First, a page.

As the COVID-19 is spreading, Western contact greeting like handshaking or hugging are considered as a risk factor. So, people around the world are changing to lower-risk gestures such as foot bumps and air high-fives. But actually, in some cultures, non-contact greetings already exist and are the result of deeply rooted traditions.
1.The ‘Wai’ in Thailand
The Wai is the standard greeting across Thailand. It involves a gentle bow of the head with your hands pressed together in front— influenced by Hinduism and Buddhism. The history of the Wai also comes from the greeting to show that you are very open, you do not carry any kind of weapon, and you come in peace. In addition, the Wai can be used to worship, to apologies, and even to beg for something. The meaning of Wai is flexible. Normally, Thai people Wai and follow by saying ‘Sawatdee Kha’ or ‘Sawatdee Krab’ (depending on your gender). It is a polite ways of greeting. When you need to show more respect to someone, you can bow deeper and place your hands higher, for example, placing your hands at chest level for a standard greeting; face level for a colleague, elder, or a superior; hairline level for a monk. And since the Wai doesn’t require contact, the World Health Organization (WHO) recommended the Thai wai as an acceptable alternative ways of greeting.
2.‘Namaste’ from India to Nepal
“Namaste” originally comes from India and Nepal. It is similar to Thai Wai with your hands pressed together in front, but do not require much bowing of the head. The history dates back several thousands of years, it came from the Sanskrit term meaning “bend or bow to you”. You will bow the head slightly while doing Namaste to another person to signify that ‘the divine within you bows to the same divine within that person you greet.’ It is considered to be a sign of respect and gratitude. However, these days, the symbol of Namaste can be seen in Western pop culture. For example, it is unceremoniously plastered on bags, T-shirts, beer, or yoga classes.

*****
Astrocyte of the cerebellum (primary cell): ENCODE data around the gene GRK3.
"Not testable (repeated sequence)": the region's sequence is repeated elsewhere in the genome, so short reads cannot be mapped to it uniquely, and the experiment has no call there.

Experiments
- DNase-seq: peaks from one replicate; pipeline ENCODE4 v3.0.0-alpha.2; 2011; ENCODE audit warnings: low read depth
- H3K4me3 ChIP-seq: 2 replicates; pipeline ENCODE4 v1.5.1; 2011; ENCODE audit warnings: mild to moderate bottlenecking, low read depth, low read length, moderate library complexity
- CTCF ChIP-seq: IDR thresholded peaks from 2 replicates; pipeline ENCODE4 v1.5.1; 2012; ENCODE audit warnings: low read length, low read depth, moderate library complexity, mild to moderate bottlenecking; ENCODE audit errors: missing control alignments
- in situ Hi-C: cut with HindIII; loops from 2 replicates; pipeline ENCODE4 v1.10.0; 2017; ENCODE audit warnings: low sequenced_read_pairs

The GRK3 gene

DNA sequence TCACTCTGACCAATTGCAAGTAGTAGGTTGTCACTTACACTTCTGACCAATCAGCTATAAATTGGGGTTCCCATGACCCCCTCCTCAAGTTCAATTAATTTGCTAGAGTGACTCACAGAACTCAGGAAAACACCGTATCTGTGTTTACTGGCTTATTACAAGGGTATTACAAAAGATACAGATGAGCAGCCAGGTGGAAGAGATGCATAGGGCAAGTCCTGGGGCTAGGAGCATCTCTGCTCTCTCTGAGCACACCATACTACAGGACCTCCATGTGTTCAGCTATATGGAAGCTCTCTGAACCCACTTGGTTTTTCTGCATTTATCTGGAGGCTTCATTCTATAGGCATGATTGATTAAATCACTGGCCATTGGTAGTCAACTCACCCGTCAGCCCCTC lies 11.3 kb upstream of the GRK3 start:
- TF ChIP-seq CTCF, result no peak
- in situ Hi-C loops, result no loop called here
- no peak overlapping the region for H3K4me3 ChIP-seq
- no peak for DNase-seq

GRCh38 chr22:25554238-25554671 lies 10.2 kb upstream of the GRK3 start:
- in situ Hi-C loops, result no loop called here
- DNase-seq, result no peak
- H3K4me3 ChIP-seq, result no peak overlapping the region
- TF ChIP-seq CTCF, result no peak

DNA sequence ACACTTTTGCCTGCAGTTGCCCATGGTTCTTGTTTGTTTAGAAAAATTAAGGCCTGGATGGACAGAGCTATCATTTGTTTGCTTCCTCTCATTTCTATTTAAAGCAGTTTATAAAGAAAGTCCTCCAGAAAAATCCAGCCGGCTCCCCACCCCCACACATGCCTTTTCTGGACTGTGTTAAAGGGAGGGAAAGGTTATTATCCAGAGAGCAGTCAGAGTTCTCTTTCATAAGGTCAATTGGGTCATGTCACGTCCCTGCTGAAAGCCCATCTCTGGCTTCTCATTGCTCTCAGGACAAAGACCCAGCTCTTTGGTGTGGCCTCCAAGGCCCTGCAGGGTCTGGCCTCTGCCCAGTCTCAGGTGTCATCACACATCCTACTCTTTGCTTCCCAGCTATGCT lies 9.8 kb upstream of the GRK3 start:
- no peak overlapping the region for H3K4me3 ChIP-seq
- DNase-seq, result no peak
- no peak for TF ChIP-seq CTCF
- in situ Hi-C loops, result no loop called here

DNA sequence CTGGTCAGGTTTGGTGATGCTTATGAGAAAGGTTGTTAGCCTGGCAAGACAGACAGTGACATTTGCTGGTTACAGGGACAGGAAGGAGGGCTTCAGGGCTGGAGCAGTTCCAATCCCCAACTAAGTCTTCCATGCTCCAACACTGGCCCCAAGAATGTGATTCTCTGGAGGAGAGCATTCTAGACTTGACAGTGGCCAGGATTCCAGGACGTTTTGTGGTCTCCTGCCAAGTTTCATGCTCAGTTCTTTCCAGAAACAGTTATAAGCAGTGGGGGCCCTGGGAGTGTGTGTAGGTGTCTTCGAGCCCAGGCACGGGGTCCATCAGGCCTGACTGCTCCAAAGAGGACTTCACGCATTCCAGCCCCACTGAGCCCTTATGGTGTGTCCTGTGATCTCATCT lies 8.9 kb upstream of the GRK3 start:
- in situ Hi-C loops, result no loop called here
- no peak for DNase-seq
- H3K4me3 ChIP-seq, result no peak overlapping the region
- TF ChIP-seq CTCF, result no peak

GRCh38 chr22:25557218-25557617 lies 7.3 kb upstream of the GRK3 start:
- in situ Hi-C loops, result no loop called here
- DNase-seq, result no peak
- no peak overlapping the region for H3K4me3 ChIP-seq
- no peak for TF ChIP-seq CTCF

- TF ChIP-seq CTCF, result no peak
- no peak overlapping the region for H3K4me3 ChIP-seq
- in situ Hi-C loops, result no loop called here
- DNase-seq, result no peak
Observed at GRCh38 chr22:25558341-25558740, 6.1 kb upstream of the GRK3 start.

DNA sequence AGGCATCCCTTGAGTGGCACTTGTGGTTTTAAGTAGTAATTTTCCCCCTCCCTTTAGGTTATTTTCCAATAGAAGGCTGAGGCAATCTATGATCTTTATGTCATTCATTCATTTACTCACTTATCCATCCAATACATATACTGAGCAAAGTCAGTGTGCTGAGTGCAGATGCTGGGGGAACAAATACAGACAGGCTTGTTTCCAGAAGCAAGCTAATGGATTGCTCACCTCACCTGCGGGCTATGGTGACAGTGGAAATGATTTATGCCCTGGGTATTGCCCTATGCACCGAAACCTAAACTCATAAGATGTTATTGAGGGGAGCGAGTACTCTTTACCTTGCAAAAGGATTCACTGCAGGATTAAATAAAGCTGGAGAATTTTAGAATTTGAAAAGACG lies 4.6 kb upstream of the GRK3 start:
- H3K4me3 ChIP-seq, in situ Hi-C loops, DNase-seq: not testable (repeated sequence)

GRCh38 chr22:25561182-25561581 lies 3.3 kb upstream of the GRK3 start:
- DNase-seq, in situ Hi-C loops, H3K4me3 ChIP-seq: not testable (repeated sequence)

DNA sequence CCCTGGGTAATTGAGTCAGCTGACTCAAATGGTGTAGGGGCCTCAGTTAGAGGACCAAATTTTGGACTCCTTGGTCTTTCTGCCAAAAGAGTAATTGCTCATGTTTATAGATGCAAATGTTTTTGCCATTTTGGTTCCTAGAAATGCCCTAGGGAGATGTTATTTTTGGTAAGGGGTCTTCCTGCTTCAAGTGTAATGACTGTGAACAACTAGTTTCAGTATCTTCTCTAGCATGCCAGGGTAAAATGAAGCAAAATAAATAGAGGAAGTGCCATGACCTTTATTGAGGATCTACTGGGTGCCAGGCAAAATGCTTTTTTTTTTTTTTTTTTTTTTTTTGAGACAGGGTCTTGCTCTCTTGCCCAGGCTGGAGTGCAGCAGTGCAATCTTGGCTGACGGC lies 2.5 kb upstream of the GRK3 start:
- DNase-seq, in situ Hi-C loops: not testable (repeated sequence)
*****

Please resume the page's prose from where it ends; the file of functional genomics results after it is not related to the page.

3.Bowing in Japan
Bowing is a normal greeting way in Japan. It has been the symbol of humility for more than a thousand years. Bowing was introduced to Japan in the seventh century. It was initially confined to the noble class and became more prominent among the samurai warrior class from around the 12th century. It didn’t permeate the commoners’ class until the 17th century. And now bowing is the most widely recognized non-verbal greeting of Japan. The degree you bend communicates your message, for example, to say hello, you should be bent from the hips about 15 degrees, to honor someone superior or to greet a client, 30 degrees, and to show your deepest sorrow, respect, or apologies, 45 degrees.
4.Cup and clap in Zambia
Shaking hands is commonplace in Zambia. But you can also communicate without physical contact by doing ‘Cup and Clap’. To say a simple hello, cup your hands together and clap a couple of times while saying “Muli Bwanji” (means “hello,” used any time of the day) or “Mwaka Bwanji” (means good morning). To be more formal, you can squat down low and clap in this position. Lowering your body while greeting conveys greater respect. If you want to greet elders, you can place a hand on your chest and stomach and bend your legs slightly, almost in a curtsy. Although, Zambia is home to more than 70 ethnic groups, these gestures are passed down through the generations and understood by all Zambians, from rural villagers to business people in cities.